Chances are if you’re asking the question, then you’re not using it. Google Analytics 4 has to be set up manually, so unless you’ve done it (or got someone else such as an agency to do it) then you’ll still be on Universal Analytics.
To check easily, go into your Google Analytics account and then your apps and properties. Under the property name is a number. If it starts with UA – then you don’t have a Google Analytics 4 property.
If you do have a Google Analytics 4 property in your account then a sure fire way to check it’s working is to open the property. If it hasn’t been set up and installed correctly, it will tell you that no data is being collected.
Google Analytics 4 vs Universal Analytics – what’s the difference?
Apart from the way data is collected, as mentioned earlier, there are several differences between the two, a lot of which are around events:
- Universal Analytics counts hits as page views and sessions but Google Analytics 4 uses events and parameters.
- Universal Analytics uses events with event category, event label and event action. Google Analytics 4 doesn’t collect event information in this way, instead it uses parameters.
- Google Analytics 4 uses enhanced measurement to collect some events automatically that are not automatically collected in Universal Analytics. These include scroll depth, outbound clicks, site search, click, video engagement, file download.
- Google Analytics 4 is also great for cross platform and cross device tracking. So if someone came to your website on mobile, but then came back and made a purchase on desktop, it can track this whole journey.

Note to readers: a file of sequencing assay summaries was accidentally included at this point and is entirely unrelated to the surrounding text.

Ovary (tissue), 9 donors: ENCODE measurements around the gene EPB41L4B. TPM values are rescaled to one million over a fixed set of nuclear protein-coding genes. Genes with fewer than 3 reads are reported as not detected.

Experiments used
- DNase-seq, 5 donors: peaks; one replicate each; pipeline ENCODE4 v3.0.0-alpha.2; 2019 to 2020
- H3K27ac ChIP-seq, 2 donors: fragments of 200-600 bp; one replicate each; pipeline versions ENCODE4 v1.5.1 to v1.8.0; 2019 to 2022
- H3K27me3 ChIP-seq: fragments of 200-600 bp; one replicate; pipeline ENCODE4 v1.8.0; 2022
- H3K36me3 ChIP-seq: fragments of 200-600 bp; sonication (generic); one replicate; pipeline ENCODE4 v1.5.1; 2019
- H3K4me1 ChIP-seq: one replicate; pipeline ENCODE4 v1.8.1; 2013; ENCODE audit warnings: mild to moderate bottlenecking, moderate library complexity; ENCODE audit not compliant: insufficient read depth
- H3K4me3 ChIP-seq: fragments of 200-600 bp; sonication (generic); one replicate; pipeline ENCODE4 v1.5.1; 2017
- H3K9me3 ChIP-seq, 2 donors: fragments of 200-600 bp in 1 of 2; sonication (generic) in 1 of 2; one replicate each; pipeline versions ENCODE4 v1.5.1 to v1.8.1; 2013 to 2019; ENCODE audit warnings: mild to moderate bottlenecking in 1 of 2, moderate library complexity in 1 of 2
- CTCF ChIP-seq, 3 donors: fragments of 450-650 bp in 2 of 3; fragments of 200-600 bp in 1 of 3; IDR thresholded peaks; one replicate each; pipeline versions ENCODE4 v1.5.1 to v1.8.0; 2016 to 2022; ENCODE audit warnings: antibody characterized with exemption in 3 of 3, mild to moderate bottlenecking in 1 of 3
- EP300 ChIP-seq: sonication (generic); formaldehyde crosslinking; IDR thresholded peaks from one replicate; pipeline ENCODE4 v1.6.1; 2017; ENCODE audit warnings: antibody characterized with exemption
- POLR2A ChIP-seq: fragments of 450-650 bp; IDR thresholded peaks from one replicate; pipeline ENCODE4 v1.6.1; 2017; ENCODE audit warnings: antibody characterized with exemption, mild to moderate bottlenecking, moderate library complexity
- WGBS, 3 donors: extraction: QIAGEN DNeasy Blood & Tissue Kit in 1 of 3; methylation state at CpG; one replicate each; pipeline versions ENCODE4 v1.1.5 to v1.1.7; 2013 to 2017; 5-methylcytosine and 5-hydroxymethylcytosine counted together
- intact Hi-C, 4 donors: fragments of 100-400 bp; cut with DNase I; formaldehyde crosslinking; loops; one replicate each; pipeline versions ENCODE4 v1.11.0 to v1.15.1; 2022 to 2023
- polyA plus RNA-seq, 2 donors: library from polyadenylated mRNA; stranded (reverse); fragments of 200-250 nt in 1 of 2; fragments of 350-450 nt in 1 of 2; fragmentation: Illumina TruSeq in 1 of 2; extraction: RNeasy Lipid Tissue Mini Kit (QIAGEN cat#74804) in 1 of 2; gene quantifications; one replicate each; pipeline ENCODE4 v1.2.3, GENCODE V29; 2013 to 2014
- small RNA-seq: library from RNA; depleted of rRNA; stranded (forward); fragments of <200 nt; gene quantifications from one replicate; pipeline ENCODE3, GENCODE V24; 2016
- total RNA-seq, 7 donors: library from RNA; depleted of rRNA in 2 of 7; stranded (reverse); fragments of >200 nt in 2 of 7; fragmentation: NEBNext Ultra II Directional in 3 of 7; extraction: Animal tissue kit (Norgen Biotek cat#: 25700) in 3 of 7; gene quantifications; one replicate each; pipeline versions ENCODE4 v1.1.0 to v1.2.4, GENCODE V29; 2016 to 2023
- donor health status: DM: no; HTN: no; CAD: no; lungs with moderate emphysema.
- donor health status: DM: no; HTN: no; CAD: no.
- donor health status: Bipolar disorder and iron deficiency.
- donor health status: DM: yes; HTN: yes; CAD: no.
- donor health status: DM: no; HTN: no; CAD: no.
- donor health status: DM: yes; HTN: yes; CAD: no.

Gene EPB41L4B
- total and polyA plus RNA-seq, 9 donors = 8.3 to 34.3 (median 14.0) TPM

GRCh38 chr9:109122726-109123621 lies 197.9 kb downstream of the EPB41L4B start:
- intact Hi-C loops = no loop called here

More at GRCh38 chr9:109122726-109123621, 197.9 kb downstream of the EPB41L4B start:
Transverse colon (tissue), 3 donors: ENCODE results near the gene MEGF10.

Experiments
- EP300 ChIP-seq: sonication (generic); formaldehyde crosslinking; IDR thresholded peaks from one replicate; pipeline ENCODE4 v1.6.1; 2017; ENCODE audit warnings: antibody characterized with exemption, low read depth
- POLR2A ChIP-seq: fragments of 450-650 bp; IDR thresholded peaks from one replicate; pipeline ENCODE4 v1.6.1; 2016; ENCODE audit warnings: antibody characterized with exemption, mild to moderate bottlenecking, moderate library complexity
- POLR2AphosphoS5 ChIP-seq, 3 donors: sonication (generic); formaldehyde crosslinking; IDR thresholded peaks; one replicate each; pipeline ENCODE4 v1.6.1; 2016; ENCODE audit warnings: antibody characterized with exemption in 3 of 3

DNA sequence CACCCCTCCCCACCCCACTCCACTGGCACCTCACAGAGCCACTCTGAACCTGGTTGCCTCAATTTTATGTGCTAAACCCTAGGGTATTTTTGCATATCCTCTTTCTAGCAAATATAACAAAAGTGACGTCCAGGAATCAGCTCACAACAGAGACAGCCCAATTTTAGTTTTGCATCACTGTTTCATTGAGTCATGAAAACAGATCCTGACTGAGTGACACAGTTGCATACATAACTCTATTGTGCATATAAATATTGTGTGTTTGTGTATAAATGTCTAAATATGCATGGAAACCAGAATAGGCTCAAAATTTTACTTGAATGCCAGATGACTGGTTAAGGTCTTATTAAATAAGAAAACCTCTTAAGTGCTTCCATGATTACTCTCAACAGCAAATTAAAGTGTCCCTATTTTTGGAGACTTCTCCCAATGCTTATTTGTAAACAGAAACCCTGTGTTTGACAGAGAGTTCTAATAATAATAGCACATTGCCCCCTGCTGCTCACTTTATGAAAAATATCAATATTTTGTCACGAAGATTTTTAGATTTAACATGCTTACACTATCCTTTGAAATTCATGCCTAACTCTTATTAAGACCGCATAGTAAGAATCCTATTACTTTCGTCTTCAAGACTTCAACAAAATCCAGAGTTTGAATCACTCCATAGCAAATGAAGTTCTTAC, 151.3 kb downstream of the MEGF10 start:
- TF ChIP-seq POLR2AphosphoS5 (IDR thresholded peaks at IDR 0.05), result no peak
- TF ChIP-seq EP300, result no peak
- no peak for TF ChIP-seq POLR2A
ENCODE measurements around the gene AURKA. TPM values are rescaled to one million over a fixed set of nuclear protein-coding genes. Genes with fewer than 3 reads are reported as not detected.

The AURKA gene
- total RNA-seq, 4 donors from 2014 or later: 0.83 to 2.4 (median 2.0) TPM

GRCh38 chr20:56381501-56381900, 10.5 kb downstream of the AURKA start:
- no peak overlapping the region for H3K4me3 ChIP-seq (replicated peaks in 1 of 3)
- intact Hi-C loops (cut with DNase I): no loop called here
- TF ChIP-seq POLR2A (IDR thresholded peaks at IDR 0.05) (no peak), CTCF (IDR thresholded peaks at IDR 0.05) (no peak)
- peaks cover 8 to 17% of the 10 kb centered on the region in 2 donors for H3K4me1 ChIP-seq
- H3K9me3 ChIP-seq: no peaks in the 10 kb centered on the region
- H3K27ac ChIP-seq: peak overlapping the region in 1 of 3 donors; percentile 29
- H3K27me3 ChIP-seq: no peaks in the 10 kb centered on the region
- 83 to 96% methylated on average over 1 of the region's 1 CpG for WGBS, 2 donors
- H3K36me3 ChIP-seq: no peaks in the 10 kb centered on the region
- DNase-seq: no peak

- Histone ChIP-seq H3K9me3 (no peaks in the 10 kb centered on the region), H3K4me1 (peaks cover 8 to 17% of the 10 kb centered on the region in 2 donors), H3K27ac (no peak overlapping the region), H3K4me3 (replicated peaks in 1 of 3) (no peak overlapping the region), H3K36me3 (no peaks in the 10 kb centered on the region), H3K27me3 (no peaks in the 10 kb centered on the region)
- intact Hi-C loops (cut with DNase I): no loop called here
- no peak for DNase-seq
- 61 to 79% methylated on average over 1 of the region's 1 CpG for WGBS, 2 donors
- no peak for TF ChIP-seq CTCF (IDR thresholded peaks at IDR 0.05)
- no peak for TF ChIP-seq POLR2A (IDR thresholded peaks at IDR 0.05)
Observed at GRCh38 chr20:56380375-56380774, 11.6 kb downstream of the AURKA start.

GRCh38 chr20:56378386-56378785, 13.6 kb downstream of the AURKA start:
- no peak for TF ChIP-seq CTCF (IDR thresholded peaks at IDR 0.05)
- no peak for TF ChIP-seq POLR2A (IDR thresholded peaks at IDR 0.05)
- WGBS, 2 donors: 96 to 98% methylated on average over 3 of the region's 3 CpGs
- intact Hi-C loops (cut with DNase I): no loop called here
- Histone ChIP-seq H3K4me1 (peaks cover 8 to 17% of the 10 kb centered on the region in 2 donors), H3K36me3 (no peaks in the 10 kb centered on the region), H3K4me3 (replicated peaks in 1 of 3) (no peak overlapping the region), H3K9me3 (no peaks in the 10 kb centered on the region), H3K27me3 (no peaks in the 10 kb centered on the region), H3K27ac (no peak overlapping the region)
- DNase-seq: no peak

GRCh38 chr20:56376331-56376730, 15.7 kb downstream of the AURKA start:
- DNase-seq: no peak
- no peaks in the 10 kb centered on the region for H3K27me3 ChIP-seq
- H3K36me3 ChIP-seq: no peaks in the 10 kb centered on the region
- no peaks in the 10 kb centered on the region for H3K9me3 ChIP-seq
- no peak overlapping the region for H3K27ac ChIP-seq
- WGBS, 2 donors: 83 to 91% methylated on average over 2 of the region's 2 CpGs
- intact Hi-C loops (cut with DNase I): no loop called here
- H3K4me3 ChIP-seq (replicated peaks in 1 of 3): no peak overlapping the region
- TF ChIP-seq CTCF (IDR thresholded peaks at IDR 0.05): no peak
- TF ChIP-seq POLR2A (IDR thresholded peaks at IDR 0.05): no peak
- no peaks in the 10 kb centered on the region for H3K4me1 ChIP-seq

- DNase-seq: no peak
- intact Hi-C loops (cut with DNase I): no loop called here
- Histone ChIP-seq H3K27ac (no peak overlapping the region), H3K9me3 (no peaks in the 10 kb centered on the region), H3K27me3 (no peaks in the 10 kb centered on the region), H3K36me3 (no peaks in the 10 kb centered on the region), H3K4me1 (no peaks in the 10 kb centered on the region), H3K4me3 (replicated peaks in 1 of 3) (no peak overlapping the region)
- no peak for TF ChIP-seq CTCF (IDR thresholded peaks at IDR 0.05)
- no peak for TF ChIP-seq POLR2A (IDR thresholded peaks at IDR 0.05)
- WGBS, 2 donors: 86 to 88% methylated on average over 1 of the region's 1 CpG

- Google Analytics 4 uses machine learning to provide you with insights to make more informed decisions and to create and use valuable audiences within your advertising.
Is Google Analytics 4 better?
At this stage GA4 is still evolving, but it’s certainly on course to be more powerful and better than Universal Analytics. It has the ability to provide more relevant information, and track users across devices and platforms so it will be better for monitoring the attribution of your marketing. However, currently there are some reports that are/were available in Universal Analytics which you can’t create in Google Analytics 4, so running both at the same time is best.
Is Google Analytics 4 free?
Yes, like UA, it is completely free to use. If you subscribe to Analytics 360 you won’t be double charged for your Universal Analytics and Google Analytics 4 properties.
How do I create goals in Google Analytics 4?
This is one of the fundamental differences between Universal Analytics and Google Analytics 4. In Universal Analytics you can only create a goal based on an event, a destination, pages per session, or duration on site. With Google Analytics 4, any events that are created can be turned into a conversion, so we would recommend turning all your important events into conversions. Not only does it allow you to easily track responses to your advertising, as GA4 uses machine learning for insights, it’s important to give it as many signals as possible.
By setting up Google Analytics 4 now, you’ll be ahead of the game when Universal Analytics is turned off next June, not least because you’ll have vital data streams captured so you’ll be able refer to them on for years to come. It will take a little while to set up and learn, and things will almost certainly change as we go through the year, but GA4 is here to stay.
If you need any help or assistance switching to Google Analytics 4 set up, or any other part of your digital marketing, get in touch with Spring for expert support.